[Python-ideas] PEP draft: context variables

Guido van Rossum guido at python.org
Tue Oct 10 12:52:39 EDT 2017

On Tue, Oct 10, 2017 at 5:34 AM, Nick Coghlan <ncoghlan at gmail.com> wrote:

> On 10 October 2017 at 01:24, Guido van Rossum <guido at python.org> wrote:
>> On Sun, Oct 8, 2017 at 11:46 PM, Nick Coghlan <ncoghlan at gmail.com> wrote:
>>> On 8 October 2017 at 08:40, Koos Zevenhoven <k7hoven at gmail.com> wrote:
>>>> ​​I do remember Yury mentioning that the first draft of PEP 550
>>>> captured something when the generator function was called. I think I
>>>> started reading the discussions after that had already been removed, so I
>>>> don't know exactly what it was. But I doubt that it was *exactly* the
>>>> above, because PEP 550 uses set and get operations instead of "assignment
>>>> contexts" like PEP 555 (this one) does. ​​
>>> We didn't forget it, we just don't think it's very useful.
>> I'm not sure I agree on the usefulness. Certainly a lot of the complexity
>> of PEP 550 exists just to cater to Nathaniel's desire to influence what a
>> generator sees via the context of the send()/next() call. I'm still not
>> sure that's worth it. In 550 v1 there's no need for chained lookups.
> The compatibility concern is that we want developers of existing libraries
> to be able to transparently switch from using thread local storage to
> context local storage, and the way thread locals interact with generators
> means that decimal (et al) currently use the thread local state at the time
> when next() is called, *not* when the generator is created.

Apart from the example in PEP 550, is that really a known idiom?

> I like Yury's example for this, which is that the following two examples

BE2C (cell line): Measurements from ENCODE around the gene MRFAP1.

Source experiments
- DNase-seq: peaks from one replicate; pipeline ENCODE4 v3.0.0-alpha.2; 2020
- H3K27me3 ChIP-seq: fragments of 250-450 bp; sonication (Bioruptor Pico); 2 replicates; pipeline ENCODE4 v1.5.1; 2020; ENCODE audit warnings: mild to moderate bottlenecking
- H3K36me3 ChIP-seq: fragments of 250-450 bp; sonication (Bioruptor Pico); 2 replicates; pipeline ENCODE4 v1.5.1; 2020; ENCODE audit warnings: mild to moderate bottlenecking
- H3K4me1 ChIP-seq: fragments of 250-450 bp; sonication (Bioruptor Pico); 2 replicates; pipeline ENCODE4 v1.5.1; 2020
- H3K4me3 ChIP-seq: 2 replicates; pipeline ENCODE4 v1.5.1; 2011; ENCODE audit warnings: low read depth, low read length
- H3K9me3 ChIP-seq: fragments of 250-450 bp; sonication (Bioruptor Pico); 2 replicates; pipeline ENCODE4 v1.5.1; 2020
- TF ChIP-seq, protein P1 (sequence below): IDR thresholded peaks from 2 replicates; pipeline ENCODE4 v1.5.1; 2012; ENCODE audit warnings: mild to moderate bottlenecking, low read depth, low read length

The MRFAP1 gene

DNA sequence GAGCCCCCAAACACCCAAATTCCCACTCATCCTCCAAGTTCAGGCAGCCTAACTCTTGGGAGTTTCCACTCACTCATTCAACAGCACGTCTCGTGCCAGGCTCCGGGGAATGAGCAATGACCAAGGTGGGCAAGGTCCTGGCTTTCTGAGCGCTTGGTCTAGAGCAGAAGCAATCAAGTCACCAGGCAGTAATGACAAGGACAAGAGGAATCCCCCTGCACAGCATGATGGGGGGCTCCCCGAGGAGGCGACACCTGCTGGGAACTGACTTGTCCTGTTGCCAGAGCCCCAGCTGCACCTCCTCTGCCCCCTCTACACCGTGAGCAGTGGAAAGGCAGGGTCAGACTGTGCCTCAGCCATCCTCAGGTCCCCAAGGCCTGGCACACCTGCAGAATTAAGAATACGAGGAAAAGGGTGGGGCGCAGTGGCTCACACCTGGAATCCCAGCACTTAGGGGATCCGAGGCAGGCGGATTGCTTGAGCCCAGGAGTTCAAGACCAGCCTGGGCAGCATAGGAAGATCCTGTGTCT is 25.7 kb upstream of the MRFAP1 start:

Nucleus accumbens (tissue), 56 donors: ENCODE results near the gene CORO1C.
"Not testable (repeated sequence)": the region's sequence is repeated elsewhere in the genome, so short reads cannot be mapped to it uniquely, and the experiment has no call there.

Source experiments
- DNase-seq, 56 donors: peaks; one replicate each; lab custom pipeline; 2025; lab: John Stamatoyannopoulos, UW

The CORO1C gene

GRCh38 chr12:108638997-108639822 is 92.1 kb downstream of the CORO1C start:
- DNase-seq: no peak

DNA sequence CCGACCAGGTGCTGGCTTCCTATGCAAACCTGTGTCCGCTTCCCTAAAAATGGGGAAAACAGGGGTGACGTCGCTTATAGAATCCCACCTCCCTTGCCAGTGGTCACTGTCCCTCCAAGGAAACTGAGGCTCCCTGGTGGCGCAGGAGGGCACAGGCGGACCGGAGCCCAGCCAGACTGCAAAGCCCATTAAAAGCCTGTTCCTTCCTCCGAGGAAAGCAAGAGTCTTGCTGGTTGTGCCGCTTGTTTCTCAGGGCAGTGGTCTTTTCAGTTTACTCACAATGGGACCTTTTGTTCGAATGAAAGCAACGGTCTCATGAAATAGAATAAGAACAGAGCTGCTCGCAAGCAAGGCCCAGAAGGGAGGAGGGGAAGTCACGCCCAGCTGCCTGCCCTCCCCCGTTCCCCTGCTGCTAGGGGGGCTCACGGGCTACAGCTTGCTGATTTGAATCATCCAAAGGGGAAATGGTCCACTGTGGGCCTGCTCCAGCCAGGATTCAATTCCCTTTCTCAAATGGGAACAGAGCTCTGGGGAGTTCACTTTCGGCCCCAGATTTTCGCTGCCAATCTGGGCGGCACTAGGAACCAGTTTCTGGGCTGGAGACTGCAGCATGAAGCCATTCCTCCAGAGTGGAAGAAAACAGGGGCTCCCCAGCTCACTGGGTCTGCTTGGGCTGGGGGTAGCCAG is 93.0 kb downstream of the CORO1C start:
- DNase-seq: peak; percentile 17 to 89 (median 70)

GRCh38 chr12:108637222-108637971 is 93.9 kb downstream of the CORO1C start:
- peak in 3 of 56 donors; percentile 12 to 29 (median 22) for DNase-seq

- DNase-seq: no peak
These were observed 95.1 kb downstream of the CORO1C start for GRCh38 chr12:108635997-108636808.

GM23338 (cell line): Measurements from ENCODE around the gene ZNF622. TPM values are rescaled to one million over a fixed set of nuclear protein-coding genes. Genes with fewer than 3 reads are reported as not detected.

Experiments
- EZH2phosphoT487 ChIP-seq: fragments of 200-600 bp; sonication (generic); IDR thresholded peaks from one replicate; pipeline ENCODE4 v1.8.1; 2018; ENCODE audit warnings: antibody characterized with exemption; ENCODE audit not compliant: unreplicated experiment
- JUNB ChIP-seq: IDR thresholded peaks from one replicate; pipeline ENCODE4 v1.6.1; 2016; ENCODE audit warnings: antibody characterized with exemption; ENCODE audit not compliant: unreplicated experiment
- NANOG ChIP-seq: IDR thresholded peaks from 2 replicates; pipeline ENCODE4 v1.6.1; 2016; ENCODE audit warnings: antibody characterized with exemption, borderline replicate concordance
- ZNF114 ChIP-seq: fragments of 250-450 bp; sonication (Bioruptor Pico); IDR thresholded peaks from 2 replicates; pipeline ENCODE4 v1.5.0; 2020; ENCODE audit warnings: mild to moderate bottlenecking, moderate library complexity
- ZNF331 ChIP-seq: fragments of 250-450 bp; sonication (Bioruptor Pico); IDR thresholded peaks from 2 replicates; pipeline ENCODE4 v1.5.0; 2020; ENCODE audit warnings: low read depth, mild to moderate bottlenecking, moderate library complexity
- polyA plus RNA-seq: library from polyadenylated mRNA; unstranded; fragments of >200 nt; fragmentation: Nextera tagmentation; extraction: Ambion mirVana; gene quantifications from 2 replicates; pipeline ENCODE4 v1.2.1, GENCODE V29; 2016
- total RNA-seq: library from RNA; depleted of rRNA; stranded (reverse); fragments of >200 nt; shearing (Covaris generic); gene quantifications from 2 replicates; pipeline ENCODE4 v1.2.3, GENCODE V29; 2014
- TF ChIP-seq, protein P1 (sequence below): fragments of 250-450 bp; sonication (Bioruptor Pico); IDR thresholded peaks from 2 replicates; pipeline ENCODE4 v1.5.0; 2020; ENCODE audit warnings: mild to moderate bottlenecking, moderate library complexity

> are currently semantically equivalent, and we want to preserve that
> equivalence:
>     with decimal.localcontext() as ctx:
>         ctc.prex = 30
>         for i in gen():
>            pass
>     g = gen()
>     with decimal.localcontext() as ctx:
>         ctc.prex = 30
>         for i in g:
>           pass

Do we really want that equivalence? It goes against the equivalence from
Koos' example.

> The easiest way to maintain that equivalence is to say that even though
> preventing state changes leaking *out* of generators is considered a
> desirable change, we see preventing them leaking *in* as a gratuitous
> backwards compatibility break.

I dunno, I think them leaking in in the first place is a dubious feature,
and I'm not too excited that the design of the way forward should bend over
backwards to be compatible here.

The only real use case I've seen so far (not counting examples that just
show how it works) is Nathaniel's timeout example (see point 9 in Nathaniel’s
and I'm still not convinced that that example is important enough to
support either.

It would all be easier to decide if there were use cases that were less
far-fetched, or if the far-fetched use cases would be supportable with a
small tweak. As it is, it seems that we could live in a simpler, happier
world if we gave up on context values leaking in via next() etc. (I still
claim that in that case we wouldn't need chained lookup in the exposed
semantics, just fast copying of contexts.)

> This does mean that *neither* form is semantically equivalent to eager
> extraction of the generator values before the decimal context is changed,
> but that's the status quo, and we don't have a compelling justification for
> changing it.

I think the justification is that we could have a *significantly* simpler
semantics and implementation.

> If folks subsequently decide that they *do* want "capture on creation" or
> "capture on first iteration" semantics for their generators, those are easy
> enough to add as wrappers on top of the initial thread-local-compatible
> base by using the same building blocks as are being added to help event
> loops manage context snapshots for coroutine execution.

(BTW Capture on first iteration sounds just awful.)

I think we really need to do more soul-searching before we decide that a
much more complex semantics and implementation is worth it to maintain
backwards compatibility for leaking in via next().

--Guido van Rossum (python.org/~guido)
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